The Last Word: Commanding Performance
Drake students own their science. Whether measuring the incidence of supraventricular arrhythmias and atrial connexin40 expression,* synthesizing alpha amino acids via an organometallic reaction pathway,* or any myriad of authentic, new scientific contributions, our students are given the opportunity to identify their interests, collaborate with a mentor, and express themselves through the discovery that unfolds. When wonder reveals itself, passion ensues.
The curiosity of wanting to know how our world works propels Drake students along the journey of many different science courses, enlightening them and igniting infectious enthusiasm for further exploration into the scientific disciplines. The Drake Undergraduate Science Collaboration Institute (DUSCI) offers hands-on experiential learning that not only creates a drive in students: It is driven by students. Created as a platform for interdisciplinary exchanges, DUSCI has grown into a dynamic unit that promotes and coordinates undergraduate research endeavors probing biology, chemistry, physics, environmental science, pharmaceutical science, neuroscience, computer science, mathematics, psychology, astronomy, and science education. Students themselves identify not only their interests but also the faculty members with whom they’ll partner. Inquiries are crafted by students. Research is conducted by students.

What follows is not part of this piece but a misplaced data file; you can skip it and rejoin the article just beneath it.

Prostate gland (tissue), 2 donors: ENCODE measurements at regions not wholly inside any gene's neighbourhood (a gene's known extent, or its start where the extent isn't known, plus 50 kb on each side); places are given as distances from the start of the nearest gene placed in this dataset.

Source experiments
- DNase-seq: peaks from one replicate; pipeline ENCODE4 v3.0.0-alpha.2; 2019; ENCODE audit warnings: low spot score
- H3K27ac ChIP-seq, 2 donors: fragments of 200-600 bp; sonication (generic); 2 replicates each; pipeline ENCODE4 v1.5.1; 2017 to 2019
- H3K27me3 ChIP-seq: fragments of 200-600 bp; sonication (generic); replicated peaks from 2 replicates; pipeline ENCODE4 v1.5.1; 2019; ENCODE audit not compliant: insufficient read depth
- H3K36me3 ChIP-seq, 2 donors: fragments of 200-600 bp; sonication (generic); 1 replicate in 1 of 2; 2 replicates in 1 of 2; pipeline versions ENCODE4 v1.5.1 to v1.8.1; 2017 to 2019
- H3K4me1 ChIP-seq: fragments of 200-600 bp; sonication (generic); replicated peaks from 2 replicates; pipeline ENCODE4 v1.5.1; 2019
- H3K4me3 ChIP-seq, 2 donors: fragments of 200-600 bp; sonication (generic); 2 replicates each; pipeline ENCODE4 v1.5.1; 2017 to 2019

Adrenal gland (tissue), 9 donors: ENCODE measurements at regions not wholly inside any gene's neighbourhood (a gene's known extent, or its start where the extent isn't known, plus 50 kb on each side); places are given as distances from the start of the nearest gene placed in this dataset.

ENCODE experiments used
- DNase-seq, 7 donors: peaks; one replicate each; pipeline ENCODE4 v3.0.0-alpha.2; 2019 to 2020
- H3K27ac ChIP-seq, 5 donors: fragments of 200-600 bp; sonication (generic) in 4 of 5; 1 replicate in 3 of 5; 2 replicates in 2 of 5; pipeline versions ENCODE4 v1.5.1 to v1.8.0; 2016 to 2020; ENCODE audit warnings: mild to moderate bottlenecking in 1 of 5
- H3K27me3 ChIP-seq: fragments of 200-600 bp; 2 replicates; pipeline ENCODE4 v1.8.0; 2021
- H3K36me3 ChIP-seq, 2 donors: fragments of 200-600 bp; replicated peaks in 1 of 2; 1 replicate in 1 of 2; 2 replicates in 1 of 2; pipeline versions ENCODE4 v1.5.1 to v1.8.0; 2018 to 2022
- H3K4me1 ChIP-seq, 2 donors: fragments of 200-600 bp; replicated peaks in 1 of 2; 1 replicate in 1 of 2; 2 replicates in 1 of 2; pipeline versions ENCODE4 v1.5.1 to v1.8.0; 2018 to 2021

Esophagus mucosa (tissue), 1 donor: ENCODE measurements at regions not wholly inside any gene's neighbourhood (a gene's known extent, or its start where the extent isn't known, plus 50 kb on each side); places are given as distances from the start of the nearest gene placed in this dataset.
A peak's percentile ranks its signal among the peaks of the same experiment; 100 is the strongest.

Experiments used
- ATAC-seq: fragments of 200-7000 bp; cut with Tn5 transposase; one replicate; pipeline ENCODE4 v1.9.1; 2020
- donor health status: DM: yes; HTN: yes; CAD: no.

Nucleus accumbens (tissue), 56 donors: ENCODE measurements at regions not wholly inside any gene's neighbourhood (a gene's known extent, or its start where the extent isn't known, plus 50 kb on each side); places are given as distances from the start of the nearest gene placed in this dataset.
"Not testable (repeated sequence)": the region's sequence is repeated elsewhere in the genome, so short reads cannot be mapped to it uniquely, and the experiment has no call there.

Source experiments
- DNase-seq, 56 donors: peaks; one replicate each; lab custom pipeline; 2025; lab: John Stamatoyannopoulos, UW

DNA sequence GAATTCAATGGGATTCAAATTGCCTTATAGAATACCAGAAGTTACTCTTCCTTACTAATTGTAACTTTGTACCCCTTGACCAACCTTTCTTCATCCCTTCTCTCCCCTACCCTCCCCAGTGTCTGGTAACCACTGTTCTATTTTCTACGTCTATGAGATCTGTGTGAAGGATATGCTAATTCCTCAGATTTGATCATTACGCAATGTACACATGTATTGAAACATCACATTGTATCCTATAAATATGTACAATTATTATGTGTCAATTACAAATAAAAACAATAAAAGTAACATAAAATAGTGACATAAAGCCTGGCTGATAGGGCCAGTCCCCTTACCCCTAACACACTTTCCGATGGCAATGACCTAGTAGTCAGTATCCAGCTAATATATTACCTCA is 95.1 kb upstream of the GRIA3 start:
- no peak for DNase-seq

Awareness of research opportunities is expanded by faculty and guest speaker presentations in the Drake University Science Colloquium Series—also steered by students. The success of their research is celebrated during the annual Drake University Conference on Undergraduate Research in the Sciences (DUCURS), when students present their research before a large multidisciplinary audience—a guest list assembled by the students, with valuable feedback and connections in mind.
The learning goes both ways: Faculty members learn from current students, who become valuable resources—contributing ideas, expanding conversations, and eventually becoming mentors themselves. Drake students visit local schools and summer camps to talk about their research. These are our University’s ambassadors of science, providing peer support and building bridges for the next generation.
By creating independent thinkers and strong leaders, DUSCI prepares students for any eventuality. While we can’t know exactly what tomorrow holds, we can help students see the possibilities, see themselves in the future. DUSCI’s Life After Drake Series brings successful alumni back to campus to celebrate their professional accomplishments as well as to network with current students. That’s when our undergraduates might discover how a biology major can lead to a career in criminal investigation or how a physics and mathematics double major can take one to Los Alamos National Laboratory.
As the scientific landscape continues to evolve, the DUSCI program is empowering Drake students to be key leaders in shaping the science of tomorrow. Triple major Rosalie Sterner, as’13, graduated in May and headed to Rochester, Minn., to work toward her M.D./Ph.D. at Mayo Medical School. She carries with her experience that began in my laboratory her freshman year and evolved into work presented at conferences, a Barry M. Goldwater Scholarship, and admittance to the American Society for Biochemistry and Molecular Biology (ASBMB). She’s arrived at Mayo with skill and insight that can help her one day deliver better patient treatment.
Through Drake’s undergraduate research experiences, our students equip themselves to take advantage of and compete for the many opportunities the world has to offer.
—John Gitua, Associate Professor of Chemistry, current director of DUSCI